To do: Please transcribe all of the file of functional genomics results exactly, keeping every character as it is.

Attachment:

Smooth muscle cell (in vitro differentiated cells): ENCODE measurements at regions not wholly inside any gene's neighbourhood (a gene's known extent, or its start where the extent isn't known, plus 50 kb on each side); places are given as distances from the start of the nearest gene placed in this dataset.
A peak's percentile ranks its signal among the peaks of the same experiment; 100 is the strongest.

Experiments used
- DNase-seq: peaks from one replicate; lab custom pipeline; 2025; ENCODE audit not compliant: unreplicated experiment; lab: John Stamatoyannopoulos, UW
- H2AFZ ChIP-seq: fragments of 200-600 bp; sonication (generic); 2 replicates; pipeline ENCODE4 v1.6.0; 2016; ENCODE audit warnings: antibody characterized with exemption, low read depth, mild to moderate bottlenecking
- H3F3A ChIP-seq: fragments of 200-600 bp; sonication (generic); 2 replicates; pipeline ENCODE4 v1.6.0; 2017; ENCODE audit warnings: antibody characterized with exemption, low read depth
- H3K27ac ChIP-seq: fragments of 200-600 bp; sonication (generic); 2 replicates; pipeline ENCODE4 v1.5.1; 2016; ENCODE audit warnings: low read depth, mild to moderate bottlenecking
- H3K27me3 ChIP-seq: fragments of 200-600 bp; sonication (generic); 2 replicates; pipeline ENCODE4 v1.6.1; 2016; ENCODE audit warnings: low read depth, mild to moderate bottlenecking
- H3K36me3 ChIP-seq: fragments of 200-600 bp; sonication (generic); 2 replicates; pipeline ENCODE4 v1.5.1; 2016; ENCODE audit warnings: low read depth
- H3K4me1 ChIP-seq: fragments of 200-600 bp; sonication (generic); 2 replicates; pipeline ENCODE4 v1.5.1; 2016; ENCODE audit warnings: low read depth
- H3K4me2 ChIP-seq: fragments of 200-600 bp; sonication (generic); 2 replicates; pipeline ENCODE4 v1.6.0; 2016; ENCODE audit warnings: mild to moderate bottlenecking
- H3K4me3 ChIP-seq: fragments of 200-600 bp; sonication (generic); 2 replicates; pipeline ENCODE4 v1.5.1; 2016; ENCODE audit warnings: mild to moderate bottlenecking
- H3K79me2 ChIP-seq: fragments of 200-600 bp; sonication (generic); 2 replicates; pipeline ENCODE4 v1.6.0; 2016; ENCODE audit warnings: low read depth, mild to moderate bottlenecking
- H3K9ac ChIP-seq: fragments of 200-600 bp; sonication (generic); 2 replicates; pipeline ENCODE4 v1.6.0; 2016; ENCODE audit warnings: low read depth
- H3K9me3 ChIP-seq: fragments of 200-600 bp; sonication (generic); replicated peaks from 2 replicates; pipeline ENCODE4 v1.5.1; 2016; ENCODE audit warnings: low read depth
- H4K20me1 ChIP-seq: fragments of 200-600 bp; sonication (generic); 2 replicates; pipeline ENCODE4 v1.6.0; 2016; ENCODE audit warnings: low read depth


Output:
Smooth muscle cell (in vitro differentiated cells): ENCODE measurements at regions not wholly inside any gene's neighbourhood (a gene's known extent, or its start where the extent isn't known, plus 50 kb on each side); places are given as distances from the start of the nearest gene placed in this dataset.
A peak's percentile ranks its signal among the peaks of the same experiment; 100 is the strongest.

Experiments used
- DNase-seq: peaks from one replicate; lab custom pipeline; 2025; ENCODE audit not compliant: unreplicated experiment; lab: John Stamatoyannopoulos, UW
- H2AFZ ChIP-seq: fragments of 200-600 bp; sonication (generic); 2 replicates; pipeline ENCODE4 v1.6.0; 2016; ENCODE audit warnings: antibody characterized with exemption, low read depth, mild to moderate bottlenecking
- H3F3A ChIP-seq: fragments of 200-600 bp; sonication (generic); 2 replicates; pipeline ENCODE4 v1.6.0; 2017; ENCODE audit warnings: antibody characterized with exemption, low read depth
- H3K27ac ChIP-seq: fragments of 200-600 bp; sonication (generic); 2 replicates; pipeline ENCODE4 v1.5.1; 2016; ENCODE audit warnings: low read depth, mild to moderate bottlenecking
- H3K27me3 ChIP-seq: fragments of 200-600 bp; sonication (generic); 2 replicates; pipeline ENCODE4 v1.6.1; 2016; ENCODE audit warnings: low read depth, mild to moderate bottlenecking
- H3K36me3 ChIP-seq: fragments of 200-600 bp; sonication (generic); 2 replicates; pipeline ENCODE4 v1.5.1; 2016; ENCODE audit warnings: low read depth
- H3K4me1 ChIP-seq: fragments of 200-600 bp; sonication (generic); 2 replicates; pipeline ENCODE4 v1.5.1; 2016; ENCODE audit warnings: low read depth
- H3K4me2 ChIP-seq: fragments of 200-600 bp; sonication (generic); 2 replicates; pipeline ENCODE4 v1.6.0; 2016; ENCODE audit warnings: mild to moderate bottlenecking
- H3K4me3 ChIP-seq: fragments of 200-600 bp; sonication (generic); 2 replicates; pipeline ENCODE4 v1.5.1; 2016; ENCODE audit warnings: mild to moderate bottlenecking
- H3K79me2 ChIP-seq: fragments of 200-600 bp; sonication (generic); 2 replicates; pipeline ENCODE4 v1.6.0; 2016; ENCODE audit warnings: low read depth, mild to moderate bottlenecking
- H3K9ac ChIP-seq: fragments of 200-600 bp; sonication (generic); 2 replicates; pipeline ENCODE4 v1.6.0; 2016; ENCODE audit warnings: low read depth
- H3K9me3 ChIP-seq: fragments of 200-600 bp; sonication (generic); replicated peaks from 2 replicates; pipeline ENCODE4 v1.5.1; 2016; ENCODE audit warnings: low read depth
- H4K20me1 ChIP-seq: fragments of 200-600 bp; sonication (generic); 2 replicates; pipeline ENCODE4 v1.6.0; 2016; ENCODE audit warnings: low read depth